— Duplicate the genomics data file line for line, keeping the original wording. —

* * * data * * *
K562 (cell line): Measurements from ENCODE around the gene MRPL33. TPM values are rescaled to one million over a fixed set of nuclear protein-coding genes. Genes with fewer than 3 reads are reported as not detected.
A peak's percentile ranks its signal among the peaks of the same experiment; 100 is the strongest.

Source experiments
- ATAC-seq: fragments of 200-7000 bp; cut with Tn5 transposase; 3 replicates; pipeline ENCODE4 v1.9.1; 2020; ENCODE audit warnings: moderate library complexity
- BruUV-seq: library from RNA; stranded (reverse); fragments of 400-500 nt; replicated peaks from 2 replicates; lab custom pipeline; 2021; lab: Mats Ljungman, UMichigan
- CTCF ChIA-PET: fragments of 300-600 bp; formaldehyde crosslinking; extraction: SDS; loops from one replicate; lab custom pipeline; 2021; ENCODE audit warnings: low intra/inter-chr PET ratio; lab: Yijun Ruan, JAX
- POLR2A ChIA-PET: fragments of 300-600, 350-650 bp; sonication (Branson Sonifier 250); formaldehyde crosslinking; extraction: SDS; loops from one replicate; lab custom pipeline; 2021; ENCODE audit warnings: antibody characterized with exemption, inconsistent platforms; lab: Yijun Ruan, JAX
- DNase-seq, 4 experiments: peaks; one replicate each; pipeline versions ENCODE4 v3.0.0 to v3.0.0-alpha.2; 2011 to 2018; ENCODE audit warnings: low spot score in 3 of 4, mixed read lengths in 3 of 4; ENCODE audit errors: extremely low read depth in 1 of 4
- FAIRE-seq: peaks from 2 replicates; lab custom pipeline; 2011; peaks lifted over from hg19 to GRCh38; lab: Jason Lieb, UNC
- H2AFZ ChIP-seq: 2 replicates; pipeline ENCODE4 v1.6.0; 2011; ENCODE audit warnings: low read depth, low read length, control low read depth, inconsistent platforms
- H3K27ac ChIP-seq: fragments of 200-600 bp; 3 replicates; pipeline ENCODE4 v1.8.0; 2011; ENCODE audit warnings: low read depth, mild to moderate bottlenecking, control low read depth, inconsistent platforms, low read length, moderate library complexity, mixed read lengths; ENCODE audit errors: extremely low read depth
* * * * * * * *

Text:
K562 (cell line): Measurements from ENCODE around the gene MRPL33. TPM values are rescaled to one million over a fixed set of nuclear protein-coding genes. Genes with fewer than 3 reads are reported as not detected.
A peak's percentile ranks its signal among the peaks of the same experiment; 100 is the strongest.

Source experiments
- ATAC-seq: fragments of 200-7000 bp; cut with Tn5 transposase; 3 replicates; pipeline ENCODE4 v1.9.1; 2020; ENCODE audit warnings: moderate library complexity
- BruUV-seq: library from RNA; stranded (reverse); fragments of 400-500 nt; replicated peaks from 2 replicates; lab custom pipeline; 2021; lab: Mats Ljungman, UMichigan
- CTCF ChIA-PET: fragments of 300-600 bp; formaldehyde crosslinking; extraction: SDS; loops from one replicate; lab custom pipeline; 2021; ENCODE audit warnings: low intra/inter-chr PET ratio; lab: Yijun Ruan, JAX
- POLR2A ChIA-PET: fragments of 300-600, 350-650 bp; sonication (Branson Sonifier 250); formaldehyde crosslinking; extraction: SDS; loops from one replicate; lab custom pipeline; 2021; ENCODE audit warnings: antibody characterized with exemption, inconsistent platforms; lab: Yijun Ruan, JAX
- DNase-seq, 4 experiments: peaks; one replicate each; pipeline versions ENCODE4 v3.0.0 to v3.0.0-alpha.2; 2011 to 2018; ENCODE audit warnings: low spot score in 3 of 4, mixed read lengths in 3 of 4; ENCODE audit errors: extremely low read depth in 1 of 4
- FAIRE-seq: peaks from 2 replicates; lab custom pipeline; 2011; peaks lifted over from hg19 to GRCh38; lab: Jason Lieb, UNC
- H2AFZ ChIP-seq: 2 replicates; pipeline ENCODE4 v1.6.0; 2011; ENCODE audit warnings: low read depth, low read length, control low read depth, inconsistent platforms
- H3K27ac ChIP-seq: fragments of 200-600 bp; 3 replicates; pipeline ENCODE4 v1.8.0; 2011; ENCODE audit warnings: low read depth, mild to moderate bottlenecking, control low read depth, inconsistent platforms, low read length, moderate library complexity, mixed read lengths; ENCODE audit errors: extremely low read depth